Miller County Sheriff’s Office Unveils New Unit Markings


The Miller County Sheriff’s Office unveiled two new patrol vehicles Saturday afternoon during the 2019 Mardi Gras parade downtown. Sheriff Jackie Runion is delighted to introduce an updated striping package to the community.

Symbolism and meaning are incorporated into the new MCSO unit markings.

First, the “Thin Blue Line” has been incorporated into the scheme. We, (Law Enforcement), stand together in solidarity between victims of crime, and those who prey on the most vulnerable of our community. On the sides of the unit are wide black stripes that contain the “Thin Blue Line”. The modern printing style reflecting “Sheriff and Miller County” readily identifies the vehicle. The traditional Sheriff’s 5-point badge, proudly displayed, is located in a forward position.

On the rear quarter panels is the “Thin Gold Line”, which is incorporated into the 911 symbol. The “Thin Gold Line” pays tribute to 911 dispatchers who are emergency communications professionals that remain extremely calm under pressure, who are called upon provide accurate and timely information to police officers, allowing them to perform their duties through a two-way communications device. Police dispatchers are the voice to 911 and often police officer’s lifeline. Dispatching is often a thanklessness job. The “Thin Gold Line “in the new striping package displays unity with dispatchers, in recognition of their service.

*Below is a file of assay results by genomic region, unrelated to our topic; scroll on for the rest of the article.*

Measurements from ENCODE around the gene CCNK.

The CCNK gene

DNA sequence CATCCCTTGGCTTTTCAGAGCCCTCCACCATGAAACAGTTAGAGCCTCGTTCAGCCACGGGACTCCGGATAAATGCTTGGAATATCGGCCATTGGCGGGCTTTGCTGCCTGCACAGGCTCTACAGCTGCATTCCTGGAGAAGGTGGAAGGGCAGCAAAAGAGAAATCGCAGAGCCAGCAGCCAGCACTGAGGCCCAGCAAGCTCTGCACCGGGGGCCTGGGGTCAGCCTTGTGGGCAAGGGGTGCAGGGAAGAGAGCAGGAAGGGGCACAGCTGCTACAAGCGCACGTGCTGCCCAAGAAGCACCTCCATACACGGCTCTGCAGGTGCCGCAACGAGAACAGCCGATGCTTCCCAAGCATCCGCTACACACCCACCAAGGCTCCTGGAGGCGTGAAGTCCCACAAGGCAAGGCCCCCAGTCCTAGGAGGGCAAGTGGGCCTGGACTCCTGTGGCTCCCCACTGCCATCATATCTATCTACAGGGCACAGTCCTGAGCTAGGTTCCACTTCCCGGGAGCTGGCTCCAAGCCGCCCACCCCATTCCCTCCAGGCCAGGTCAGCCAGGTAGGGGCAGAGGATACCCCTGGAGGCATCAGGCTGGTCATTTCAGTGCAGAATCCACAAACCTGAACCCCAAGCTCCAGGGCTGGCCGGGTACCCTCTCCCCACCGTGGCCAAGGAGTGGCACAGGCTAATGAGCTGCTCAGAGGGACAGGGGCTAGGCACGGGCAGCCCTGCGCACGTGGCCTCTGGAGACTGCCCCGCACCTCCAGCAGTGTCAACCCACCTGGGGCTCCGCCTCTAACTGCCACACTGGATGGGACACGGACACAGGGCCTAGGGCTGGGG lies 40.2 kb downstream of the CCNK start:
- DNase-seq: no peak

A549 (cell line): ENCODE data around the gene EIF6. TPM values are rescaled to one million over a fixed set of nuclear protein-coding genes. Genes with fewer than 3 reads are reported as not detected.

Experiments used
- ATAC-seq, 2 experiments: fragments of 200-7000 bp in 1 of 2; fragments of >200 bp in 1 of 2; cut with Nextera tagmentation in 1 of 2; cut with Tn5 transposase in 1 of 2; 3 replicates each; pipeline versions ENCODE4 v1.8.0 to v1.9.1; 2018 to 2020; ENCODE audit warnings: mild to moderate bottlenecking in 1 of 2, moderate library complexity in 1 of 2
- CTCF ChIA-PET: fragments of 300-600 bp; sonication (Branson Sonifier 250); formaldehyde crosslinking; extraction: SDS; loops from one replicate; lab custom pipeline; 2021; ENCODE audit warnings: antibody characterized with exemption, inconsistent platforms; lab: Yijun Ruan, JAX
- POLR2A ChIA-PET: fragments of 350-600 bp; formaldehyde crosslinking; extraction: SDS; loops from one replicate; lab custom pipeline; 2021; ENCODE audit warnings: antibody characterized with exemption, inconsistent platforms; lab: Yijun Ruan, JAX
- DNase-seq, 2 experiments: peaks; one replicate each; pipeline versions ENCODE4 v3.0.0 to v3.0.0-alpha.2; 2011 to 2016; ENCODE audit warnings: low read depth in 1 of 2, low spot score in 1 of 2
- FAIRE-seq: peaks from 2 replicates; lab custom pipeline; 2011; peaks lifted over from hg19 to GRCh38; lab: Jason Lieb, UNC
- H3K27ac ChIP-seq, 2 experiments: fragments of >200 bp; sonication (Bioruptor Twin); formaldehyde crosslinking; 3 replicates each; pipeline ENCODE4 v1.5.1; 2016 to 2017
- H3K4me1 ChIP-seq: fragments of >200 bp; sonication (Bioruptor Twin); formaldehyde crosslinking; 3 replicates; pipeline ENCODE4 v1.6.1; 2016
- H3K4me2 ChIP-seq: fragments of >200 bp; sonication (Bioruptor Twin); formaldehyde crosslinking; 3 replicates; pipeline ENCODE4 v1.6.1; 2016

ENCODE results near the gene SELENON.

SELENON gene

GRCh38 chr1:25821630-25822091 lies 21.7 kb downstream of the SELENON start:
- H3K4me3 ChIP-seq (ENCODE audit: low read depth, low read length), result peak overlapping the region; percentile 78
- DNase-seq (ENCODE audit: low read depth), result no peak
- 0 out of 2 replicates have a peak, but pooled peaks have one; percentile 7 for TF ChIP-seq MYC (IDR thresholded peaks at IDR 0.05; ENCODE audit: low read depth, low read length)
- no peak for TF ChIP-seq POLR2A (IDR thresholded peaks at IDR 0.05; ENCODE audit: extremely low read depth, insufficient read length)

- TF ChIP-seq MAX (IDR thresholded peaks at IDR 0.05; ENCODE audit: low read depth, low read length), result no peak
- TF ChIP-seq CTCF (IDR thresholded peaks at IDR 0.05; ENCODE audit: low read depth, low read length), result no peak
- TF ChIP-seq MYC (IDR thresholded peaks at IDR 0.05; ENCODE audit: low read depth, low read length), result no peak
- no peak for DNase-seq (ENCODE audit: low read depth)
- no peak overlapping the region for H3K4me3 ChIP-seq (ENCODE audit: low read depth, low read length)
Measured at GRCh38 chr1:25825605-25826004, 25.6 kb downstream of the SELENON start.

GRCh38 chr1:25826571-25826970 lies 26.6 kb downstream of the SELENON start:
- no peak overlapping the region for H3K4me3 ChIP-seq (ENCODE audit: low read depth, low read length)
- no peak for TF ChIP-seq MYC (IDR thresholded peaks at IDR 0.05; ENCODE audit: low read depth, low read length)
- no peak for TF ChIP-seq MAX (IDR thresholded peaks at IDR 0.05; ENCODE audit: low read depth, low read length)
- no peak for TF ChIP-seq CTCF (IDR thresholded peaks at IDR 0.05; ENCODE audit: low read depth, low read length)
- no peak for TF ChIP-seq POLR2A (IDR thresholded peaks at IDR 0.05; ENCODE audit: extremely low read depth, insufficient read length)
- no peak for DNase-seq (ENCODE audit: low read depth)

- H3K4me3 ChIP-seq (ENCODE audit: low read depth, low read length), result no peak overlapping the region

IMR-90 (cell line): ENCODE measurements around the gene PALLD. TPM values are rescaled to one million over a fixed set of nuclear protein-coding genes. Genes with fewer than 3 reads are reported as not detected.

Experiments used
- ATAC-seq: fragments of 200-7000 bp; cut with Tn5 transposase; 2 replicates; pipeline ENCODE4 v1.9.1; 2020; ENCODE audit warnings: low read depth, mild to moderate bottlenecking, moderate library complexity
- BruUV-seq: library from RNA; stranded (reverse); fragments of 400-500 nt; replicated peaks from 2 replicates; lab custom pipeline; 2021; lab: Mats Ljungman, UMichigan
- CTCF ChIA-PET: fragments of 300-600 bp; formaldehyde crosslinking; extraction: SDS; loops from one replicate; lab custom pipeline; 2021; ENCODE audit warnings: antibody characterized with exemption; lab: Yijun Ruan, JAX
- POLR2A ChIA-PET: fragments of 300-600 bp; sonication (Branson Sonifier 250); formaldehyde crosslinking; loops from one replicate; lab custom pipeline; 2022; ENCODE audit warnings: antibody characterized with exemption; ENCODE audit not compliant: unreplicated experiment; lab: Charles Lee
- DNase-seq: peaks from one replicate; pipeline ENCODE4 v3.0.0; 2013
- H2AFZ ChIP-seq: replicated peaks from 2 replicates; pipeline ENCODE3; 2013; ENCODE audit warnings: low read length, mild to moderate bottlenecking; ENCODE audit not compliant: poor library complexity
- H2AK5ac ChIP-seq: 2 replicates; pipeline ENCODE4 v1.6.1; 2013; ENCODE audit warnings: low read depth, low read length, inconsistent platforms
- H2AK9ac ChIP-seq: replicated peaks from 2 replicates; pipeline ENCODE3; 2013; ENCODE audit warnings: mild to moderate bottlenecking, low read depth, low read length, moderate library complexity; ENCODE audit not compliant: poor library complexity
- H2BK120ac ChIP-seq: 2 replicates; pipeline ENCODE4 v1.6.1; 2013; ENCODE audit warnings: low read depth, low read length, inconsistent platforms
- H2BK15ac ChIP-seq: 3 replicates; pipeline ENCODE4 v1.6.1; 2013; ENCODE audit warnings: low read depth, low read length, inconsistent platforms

The back of the unit displays “IN GOD WE TRUST” in a predominant location, centered on the back, making it a focus point. “In God We Trust” is the official motto of the United States.

The new vehicles have traditional light bars on the roof and identification numbers on the back right bumper. This feature will make it easier for residents to identify individual vehicles for dispatchers in the event they have questions or concerns about encounters with law enforcement.

At night the “Thin Blue Line” decals are reflective. These features make the units readily recognizable as Miller County Sheriff’s Office patrol cars. The transition to the new scheme will occur over the next few months.

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